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When the world shut down to slow the spread of COVID-19, many organizations turned to cloud computing to keep their businesses operating. With their employees working from home, companies took advantage of the cloud's scalability to manage increased usage of applications and other tools.
Now, as some social distancing restrictions are relaxed and a semblance of office-based work emerges, companies can start preparing for the next phase of retooling their operations. This phase includes assessing how much more organizations should embrace cloud, especially if they opt to maintain a higher level of remote work capability.
"When you think about how industries change, I don't think we will get back to what was normal, but instead we can take steps toward what will become another normal," said Jeff Kaplan, managing director at THINKstrategies, a consulting company in Rockport, Mass. "Whether it's retail, healthcare, restaurants -- whatever the industry -- a company will have to retain some of the digital assets being used now, and cloud-based technology will engender that."
This dynamic may be setting the stage for new cloud opportunities for channel partner businesses. If some customer organizations only tiptoed around the cloud prior to the pandemic, remote work en masse has undoubtedly pressured them into taking the plunge.
Just as the coronavirus started prompting countries to impose travel restrictions during the first fiscal quarter of 2020, Flexera Software surveyed technical professionals about how the pandemic would affect their organizations' cloud usage. Fifty-seven percent of respondents said their businesses would likely increase their cloud use. Only 10% of respondents said they anticipated a decrease. Surely, actual cloud usage turned out to be more widespread.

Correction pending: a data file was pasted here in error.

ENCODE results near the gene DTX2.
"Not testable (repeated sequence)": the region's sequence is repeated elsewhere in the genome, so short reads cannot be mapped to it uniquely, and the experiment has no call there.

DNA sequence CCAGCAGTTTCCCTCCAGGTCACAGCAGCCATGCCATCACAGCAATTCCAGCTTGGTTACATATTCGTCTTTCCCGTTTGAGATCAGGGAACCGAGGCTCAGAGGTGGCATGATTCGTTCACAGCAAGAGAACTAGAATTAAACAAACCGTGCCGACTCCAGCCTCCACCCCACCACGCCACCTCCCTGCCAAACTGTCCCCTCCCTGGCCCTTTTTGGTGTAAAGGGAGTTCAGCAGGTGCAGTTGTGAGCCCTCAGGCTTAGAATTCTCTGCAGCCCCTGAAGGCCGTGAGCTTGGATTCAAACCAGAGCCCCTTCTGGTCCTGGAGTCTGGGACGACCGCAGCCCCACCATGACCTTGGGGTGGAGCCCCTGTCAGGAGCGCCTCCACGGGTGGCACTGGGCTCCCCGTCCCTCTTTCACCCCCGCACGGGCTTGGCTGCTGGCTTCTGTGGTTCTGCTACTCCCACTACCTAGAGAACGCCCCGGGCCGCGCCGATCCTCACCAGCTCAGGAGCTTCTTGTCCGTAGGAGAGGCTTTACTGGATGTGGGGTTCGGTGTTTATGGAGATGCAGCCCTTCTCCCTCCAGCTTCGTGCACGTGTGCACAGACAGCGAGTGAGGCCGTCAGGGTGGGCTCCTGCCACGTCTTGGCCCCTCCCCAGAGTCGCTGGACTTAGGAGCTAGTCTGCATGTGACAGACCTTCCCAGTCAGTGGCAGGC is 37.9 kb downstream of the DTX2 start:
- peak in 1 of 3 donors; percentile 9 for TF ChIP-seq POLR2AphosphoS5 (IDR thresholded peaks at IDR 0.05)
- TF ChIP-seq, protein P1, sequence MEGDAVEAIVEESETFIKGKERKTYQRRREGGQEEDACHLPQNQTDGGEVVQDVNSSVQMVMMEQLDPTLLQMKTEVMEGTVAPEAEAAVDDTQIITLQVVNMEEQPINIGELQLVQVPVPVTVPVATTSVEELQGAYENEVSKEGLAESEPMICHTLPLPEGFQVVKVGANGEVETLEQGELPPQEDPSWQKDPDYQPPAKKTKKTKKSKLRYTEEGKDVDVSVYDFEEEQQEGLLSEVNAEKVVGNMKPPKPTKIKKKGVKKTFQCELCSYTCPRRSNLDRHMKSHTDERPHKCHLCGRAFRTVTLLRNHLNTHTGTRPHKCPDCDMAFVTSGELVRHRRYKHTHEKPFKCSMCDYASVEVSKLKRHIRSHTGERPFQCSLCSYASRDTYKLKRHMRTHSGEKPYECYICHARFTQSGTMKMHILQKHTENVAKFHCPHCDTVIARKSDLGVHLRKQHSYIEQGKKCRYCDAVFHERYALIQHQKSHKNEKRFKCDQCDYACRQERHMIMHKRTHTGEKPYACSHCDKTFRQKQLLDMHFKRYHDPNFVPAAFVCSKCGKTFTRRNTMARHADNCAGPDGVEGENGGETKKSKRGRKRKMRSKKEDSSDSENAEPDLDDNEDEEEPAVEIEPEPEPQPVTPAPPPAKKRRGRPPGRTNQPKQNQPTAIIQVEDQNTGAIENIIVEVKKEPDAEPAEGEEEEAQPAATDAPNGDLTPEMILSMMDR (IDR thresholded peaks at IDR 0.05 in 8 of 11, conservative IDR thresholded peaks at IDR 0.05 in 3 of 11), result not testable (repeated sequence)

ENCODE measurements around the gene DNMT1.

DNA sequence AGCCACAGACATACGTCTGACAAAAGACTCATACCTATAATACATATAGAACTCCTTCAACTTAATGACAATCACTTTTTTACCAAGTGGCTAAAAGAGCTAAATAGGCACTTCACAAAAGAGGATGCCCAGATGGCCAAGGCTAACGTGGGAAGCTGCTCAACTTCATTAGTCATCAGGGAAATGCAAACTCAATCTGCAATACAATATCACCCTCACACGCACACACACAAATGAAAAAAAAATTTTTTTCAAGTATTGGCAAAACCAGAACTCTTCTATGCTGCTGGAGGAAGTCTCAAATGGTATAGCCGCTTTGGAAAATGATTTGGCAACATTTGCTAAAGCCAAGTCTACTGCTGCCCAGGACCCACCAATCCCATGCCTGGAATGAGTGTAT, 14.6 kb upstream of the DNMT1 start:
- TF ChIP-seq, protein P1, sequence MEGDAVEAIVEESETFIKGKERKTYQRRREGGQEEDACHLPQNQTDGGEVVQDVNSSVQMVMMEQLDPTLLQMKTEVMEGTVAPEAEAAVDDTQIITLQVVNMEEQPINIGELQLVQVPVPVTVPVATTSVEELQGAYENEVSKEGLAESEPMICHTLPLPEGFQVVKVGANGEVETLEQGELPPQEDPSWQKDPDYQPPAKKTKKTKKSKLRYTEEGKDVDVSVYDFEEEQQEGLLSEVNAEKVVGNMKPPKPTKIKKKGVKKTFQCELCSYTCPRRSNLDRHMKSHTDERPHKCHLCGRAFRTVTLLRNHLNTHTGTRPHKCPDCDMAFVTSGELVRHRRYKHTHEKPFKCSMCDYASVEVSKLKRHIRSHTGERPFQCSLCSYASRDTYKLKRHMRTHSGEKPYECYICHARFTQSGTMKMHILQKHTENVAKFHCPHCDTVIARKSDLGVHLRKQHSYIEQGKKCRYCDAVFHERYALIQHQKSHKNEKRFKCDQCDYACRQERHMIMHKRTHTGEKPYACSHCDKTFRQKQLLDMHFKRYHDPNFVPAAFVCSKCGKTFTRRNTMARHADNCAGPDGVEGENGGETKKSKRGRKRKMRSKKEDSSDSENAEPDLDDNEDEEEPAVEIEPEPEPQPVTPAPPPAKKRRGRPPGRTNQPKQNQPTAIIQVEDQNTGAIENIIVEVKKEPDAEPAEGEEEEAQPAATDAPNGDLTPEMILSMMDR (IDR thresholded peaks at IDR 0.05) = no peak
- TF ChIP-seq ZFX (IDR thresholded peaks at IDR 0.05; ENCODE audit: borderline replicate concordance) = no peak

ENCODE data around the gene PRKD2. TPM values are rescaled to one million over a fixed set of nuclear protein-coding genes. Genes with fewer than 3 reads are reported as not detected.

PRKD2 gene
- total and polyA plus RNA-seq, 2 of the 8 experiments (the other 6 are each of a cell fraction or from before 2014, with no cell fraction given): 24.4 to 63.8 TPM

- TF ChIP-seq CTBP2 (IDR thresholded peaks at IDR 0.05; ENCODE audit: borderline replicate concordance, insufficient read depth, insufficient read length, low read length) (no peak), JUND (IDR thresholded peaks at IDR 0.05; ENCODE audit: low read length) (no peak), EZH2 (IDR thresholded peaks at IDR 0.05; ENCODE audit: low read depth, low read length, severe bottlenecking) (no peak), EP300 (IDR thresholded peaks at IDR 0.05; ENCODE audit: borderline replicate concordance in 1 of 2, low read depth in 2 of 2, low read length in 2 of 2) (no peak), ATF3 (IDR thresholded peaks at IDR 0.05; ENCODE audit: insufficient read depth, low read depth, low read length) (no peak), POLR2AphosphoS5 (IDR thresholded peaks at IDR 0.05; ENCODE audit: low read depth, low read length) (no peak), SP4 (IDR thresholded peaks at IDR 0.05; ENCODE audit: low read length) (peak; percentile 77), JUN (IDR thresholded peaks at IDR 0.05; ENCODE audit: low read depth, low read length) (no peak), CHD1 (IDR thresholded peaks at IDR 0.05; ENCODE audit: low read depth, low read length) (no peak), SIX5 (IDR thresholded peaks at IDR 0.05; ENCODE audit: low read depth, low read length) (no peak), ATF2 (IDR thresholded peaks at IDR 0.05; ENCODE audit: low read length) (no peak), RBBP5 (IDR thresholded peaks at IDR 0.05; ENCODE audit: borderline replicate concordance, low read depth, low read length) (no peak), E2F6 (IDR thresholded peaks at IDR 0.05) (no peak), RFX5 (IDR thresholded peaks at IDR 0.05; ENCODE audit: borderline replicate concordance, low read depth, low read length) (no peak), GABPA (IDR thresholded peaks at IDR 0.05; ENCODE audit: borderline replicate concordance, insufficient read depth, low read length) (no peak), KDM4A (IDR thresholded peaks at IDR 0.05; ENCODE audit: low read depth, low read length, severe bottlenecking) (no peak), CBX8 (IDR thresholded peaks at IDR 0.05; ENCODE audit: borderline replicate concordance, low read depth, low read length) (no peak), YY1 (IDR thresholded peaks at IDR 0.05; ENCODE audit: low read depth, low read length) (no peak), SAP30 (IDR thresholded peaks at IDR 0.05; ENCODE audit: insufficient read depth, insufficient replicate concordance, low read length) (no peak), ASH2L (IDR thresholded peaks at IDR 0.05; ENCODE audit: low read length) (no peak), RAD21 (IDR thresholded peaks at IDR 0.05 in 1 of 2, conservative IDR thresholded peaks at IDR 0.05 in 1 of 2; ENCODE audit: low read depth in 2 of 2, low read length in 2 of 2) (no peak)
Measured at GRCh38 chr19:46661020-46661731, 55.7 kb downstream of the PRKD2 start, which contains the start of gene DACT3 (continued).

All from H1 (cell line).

The cloud's strengths on display
Indeed, the global shutdown has illustrated the value of being cloud-centric. From the comfort of their homes, a vast majority of workers have accessed cloud-based applications for marketing, sales, finance, human resources and many other business functions, while developers have built and deployed applications using cloud-based containers.
"Companies running on cloud were able to scale to demand in a short time," said Jeff Aden, executive vice president of marketing and business strategic development at 2nd Watch, a Seattle-based managed cloud services provider. "Seeing the elasticity of cloud and the way it is supposed to flex with demand, companies that were early adopters benefitted from having more of their mission-critical applications on the cloud."
Jeff KaplanManaging director, THINKstrategies
AFS Logistics in Shreveport, La., is one such company. The global logistics management services firm runs a hybrid infrastructure, which aims to make the most of legacy on-premises systems while relying on cloud services such as Microsoft Azure. AFS also uses cloud-native technologies such as containers for creating applications that handle customer service and product delivery.
"Our engineers don't have to be with the hardware," said Tony Winters, director of software engineering at AFS Logistics. "It's all web-delivered, and we can adjust and scale from our home offices. We made the decision to shift to cloud a while ago, but the pandemic only confirms the benefits."
In turn, some companies with a small cloud footprint have found it difficult to conduct business remotely, several analysts said. IT staff managing on-premises data centers, in particular, have struggled to do their jobs, as many were limited by the condition of whether their work was deemed essential by state officials.